Joel Mowbray

Looking at Zuhdi Jasser, you wouldn't expect him to be a national lightning rod. Polished and polite, he is a medical doctor and Navy veteran who finds no contradiction between being a proud Muslim and a patriot willing to die for his country.

It is precisely that mutual love of Islam and America that led Dr. Jasser to speak out in the aftermath of Sept. 11, 2001, when he was disgusted by a parade of Muslims taking to the media to blame "U.S. foreign policy" rather than Islamic fanaticism.

Of course, in covering Peter King’s (R-NY) hearings yesterday on Islamic radicalization at which Dr. Jasser testified, the media didn’t bother to tell his compelling and only-in-America life story.

Here’s the story that the mainstream media and left-wing critics have chosen to ignore.

Showing bravery that has been dishearteningly uncommon in the American Islamic community, Dr. Jasser decided to speak out not just against "terrorism" — most Muslim leaders have done that — but also against the teachings that foster the sense of Islamic victimization that motivates young Muslims to "defend" Islam and fellow Muslims by taking up arms.

While still maintaining a full-time medical practice, Dr. Jasser founded the American Islamic Forum for Democracy. He also joined with like-minded families in his community to start a new mosque in the Phoenix area. In the intervening years, his message has been gaining traction, and yesterday he was the star witness at the congressional hearings on Islamic radicalization.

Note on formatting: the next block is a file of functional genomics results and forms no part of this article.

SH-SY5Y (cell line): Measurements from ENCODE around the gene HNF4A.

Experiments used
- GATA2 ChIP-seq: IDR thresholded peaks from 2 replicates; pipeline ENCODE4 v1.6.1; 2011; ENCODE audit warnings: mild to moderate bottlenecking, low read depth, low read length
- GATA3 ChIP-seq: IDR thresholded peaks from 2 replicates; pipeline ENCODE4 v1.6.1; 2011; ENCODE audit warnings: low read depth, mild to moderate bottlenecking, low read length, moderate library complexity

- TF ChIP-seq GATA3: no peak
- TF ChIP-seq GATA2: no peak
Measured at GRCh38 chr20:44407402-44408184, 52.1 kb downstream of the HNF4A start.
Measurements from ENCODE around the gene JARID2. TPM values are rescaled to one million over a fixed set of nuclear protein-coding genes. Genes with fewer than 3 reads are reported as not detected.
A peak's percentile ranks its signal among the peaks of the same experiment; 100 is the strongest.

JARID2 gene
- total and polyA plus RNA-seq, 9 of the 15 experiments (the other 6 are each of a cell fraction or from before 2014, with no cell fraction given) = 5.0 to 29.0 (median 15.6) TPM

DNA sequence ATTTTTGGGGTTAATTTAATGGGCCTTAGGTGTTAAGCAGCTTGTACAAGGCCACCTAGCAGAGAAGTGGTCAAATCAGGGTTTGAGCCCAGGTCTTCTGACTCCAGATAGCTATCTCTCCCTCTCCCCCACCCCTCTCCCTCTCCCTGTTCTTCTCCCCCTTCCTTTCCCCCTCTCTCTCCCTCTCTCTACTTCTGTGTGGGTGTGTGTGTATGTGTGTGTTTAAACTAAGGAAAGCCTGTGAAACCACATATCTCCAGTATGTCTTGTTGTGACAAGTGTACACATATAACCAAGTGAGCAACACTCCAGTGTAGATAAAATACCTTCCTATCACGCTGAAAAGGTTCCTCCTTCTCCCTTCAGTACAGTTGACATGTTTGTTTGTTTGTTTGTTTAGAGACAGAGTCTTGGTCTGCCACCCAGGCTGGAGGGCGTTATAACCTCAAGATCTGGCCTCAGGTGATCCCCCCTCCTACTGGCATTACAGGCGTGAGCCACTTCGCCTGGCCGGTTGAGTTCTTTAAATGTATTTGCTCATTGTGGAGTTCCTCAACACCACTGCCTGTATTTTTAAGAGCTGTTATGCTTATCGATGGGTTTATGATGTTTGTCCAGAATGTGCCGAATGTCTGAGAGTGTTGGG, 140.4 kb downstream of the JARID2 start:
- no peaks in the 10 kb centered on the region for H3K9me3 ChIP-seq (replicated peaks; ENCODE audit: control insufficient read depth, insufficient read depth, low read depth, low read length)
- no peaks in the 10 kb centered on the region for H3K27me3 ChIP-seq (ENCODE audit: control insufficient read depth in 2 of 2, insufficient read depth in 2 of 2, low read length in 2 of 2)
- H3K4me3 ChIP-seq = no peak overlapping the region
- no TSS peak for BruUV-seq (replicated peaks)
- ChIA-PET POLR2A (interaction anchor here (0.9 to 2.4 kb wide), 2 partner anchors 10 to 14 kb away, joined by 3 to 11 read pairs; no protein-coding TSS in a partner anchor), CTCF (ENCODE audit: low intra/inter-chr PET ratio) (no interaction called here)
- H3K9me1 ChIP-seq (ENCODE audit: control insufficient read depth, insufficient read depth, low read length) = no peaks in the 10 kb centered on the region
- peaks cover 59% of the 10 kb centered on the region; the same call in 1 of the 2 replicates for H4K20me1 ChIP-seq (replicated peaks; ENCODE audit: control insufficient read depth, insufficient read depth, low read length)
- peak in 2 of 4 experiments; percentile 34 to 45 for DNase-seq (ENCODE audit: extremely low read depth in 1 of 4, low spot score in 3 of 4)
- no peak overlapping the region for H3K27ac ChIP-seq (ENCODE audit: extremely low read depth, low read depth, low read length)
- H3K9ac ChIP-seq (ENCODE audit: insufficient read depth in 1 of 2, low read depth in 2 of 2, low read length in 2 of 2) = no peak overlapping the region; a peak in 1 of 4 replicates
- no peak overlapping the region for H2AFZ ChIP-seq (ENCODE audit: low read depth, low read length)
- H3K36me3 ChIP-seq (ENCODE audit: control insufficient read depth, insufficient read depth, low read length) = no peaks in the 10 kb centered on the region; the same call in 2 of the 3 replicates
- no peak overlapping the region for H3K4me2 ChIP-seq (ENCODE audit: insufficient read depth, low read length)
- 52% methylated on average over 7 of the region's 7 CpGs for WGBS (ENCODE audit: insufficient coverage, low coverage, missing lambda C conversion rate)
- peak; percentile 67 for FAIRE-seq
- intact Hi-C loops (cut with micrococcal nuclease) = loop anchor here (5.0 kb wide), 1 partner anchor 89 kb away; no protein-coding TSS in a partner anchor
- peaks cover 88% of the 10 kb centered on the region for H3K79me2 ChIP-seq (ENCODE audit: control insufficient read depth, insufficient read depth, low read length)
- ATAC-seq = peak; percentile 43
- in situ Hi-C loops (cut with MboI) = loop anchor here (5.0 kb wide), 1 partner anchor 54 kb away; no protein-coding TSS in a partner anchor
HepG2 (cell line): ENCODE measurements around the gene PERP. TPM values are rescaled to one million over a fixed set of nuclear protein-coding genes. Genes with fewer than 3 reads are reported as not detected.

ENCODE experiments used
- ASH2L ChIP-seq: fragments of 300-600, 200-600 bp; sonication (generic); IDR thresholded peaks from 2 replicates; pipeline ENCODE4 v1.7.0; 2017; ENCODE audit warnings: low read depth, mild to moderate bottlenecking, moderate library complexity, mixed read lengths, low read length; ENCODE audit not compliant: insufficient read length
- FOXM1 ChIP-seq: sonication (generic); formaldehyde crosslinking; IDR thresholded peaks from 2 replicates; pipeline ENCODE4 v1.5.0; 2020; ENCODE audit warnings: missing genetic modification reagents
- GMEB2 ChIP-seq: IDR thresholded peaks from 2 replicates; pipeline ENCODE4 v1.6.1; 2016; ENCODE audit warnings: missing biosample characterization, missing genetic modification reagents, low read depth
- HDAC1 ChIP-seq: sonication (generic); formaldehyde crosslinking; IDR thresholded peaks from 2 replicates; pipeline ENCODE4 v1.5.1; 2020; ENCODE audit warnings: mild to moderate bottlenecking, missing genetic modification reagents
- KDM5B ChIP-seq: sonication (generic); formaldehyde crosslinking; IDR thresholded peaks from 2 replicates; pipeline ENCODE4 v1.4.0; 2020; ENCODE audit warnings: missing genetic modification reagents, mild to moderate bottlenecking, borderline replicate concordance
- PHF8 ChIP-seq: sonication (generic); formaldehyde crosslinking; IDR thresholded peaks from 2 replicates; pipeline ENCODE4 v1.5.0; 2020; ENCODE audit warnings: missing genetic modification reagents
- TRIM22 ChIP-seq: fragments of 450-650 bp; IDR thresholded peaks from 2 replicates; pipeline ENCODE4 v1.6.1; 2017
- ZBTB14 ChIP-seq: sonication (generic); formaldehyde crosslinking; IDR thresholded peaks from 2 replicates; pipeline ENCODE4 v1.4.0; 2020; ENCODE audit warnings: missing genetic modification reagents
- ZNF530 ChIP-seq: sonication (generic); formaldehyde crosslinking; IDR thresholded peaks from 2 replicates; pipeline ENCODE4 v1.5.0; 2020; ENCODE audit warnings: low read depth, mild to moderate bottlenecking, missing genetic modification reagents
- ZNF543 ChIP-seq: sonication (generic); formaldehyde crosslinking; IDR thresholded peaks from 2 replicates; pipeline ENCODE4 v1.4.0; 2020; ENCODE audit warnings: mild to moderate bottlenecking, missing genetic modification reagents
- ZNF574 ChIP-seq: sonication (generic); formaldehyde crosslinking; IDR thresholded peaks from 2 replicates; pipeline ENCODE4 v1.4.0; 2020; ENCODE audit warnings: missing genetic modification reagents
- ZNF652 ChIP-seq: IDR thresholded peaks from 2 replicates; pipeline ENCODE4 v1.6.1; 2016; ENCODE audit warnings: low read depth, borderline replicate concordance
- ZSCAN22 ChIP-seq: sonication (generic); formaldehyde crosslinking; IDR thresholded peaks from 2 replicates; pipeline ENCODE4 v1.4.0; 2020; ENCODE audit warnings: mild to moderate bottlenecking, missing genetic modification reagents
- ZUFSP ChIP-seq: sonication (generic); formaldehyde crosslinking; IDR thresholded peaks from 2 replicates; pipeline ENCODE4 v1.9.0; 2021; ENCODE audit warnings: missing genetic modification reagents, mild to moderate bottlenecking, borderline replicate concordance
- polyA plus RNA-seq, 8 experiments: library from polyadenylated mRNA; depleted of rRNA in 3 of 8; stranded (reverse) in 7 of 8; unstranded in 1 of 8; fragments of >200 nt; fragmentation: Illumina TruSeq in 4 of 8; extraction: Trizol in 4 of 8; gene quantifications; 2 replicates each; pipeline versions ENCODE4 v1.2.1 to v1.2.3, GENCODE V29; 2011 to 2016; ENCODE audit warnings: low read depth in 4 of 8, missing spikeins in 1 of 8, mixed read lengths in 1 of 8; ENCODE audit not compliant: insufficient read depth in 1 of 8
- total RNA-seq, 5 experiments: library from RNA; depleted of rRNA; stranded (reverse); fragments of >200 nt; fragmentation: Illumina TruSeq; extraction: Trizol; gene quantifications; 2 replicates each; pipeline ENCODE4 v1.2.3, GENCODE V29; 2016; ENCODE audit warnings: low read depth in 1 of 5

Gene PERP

Mainstream media and left-wing outlets alike have assailed the hearings almost from the moment they were announced earlier this year. What irks Dr. Jasser most about those critics is that they fundamentally misunderstand the nature of the hearings — just as they misunderstand the nature of the threat from homegrown terrorism.

Despite high-pitched critics painting a picture of Dr. Jasser as a sort of Islamic Uncle Tom, he never has said that violent rhetoric dominates discussion in mosques or elsewhere in the Muslim community. The problem is that the opposite isn't true, either.

Muslim leaders, he insists, have to be full-throated in condemning the justifications for violence against America — meaning that they need to be unapologetic in preaching the compatibility of deep Islamic faith and unabashed patriotism.

Thus, the problem he sees in the Muslim community isn't support for terrorism but rather a lack of clear opposition to the ideas of Islamic victimization that inspire and motivate young Muslims to become jihadists.

Joel Mowbray

Joel Mowbray, who got his start with, is an award-winning investigative journalist, nationally-syndicated columnist and author of Dangerous Diplomacy: How the State Department Threatens America's Security.

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